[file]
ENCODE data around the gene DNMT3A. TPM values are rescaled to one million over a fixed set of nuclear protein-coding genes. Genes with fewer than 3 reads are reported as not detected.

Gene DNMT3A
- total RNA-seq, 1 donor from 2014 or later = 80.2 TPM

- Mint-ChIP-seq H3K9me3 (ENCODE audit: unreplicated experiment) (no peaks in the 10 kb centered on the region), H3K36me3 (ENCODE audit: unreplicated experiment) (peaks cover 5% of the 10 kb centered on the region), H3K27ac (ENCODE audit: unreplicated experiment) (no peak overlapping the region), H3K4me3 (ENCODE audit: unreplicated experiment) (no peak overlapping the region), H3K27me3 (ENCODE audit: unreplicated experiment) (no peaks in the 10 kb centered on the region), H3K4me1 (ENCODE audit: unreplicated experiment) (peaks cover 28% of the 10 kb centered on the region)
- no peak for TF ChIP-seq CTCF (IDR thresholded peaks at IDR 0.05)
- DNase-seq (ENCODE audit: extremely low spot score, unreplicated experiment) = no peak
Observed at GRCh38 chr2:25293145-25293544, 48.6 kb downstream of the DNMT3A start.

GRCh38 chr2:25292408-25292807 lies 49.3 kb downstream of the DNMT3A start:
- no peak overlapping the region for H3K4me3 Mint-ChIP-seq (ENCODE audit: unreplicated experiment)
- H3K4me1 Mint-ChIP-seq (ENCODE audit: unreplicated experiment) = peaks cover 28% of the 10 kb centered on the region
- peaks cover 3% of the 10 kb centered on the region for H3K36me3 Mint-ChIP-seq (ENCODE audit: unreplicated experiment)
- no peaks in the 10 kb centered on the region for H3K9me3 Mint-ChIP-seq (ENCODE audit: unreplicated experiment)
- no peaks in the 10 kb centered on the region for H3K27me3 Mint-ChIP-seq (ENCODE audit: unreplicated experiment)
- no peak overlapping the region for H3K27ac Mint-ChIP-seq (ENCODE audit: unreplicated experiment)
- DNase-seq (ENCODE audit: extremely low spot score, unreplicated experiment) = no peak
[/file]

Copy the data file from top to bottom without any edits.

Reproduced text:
ENCODE data around the gene DNMT3A. TPM values are rescaled to one million over a fixed set of nuclear protein-coding genes. Genes with fewer than 3 reads are reported as not detected.

Gene DNMT3A
- total RNA-seq, 1 donor from 2014 or later = 80.2 TPM

- Mint-ChIP-seq H3K9me3 (ENCODE audit: unreplicated experiment) (no peaks in the 10 kb centered on the region), H3K36me3 (ENCODE audit: unreplicated experiment) (peaks cover 5% of the 10 kb centered on the region), H3K27ac (ENCODE audit: unreplicated experiment) (no peak overlapping the region), H3K4me3 (ENCODE audit: unreplicated experiment) (no peak overlapping the region), H3K27me3 (ENCODE audit: unreplicated experiment) (no peaks in the 10 kb centered on the region), H3K4me1 (ENCODE audit: unreplicated experiment) (peaks cover 28% of the 10 kb centered on the region)
- no peak for TF ChIP-seq CTCF (IDR thresholded peaks at IDR 0.05)
- DNase-seq (ENCODE audit: extremely low spot score, unreplicated experiment) = no peak
Observed at GRCh38 chr2:25293145-25293544, 48.6 kb downstream of the DNMT3A start.

GRCh38 chr2:25292408-25292807 lies 49.3 kb downstream of the DNMT3A start:
- no peak overlapping the region for H3K4me3 Mint-ChIP-seq (ENCODE audit: unreplicated experiment)
- H3K4me1 Mint-ChIP-seq (ENCODE audit: unreplicated experiment) = peaks cover 28% of the 10 kb centered on the region
- peaks cover 3% of the 10 kb centered on the region for H3K36me3 Mint-ChIP-seq (ENCODE audit: unreplicated experiment)
- no peaks in the 10 kb centered on the region for H3K9me3 Mint-ChIP-seq (ENCODE audit: unreplicated experiment)
- no peaks in the 10 kb centered on the region for H3K27me3 Mint-ChIP-seq (ENCODE audit: unreplicated experiment)
- no peak overlapping the region for H3K27ac Mint-ChIP-seq (ENCODE audit: unreplicated experiment)
- DNase-seq (ENCODE audit: extremely low spot score, unreplicated experiment) = no peak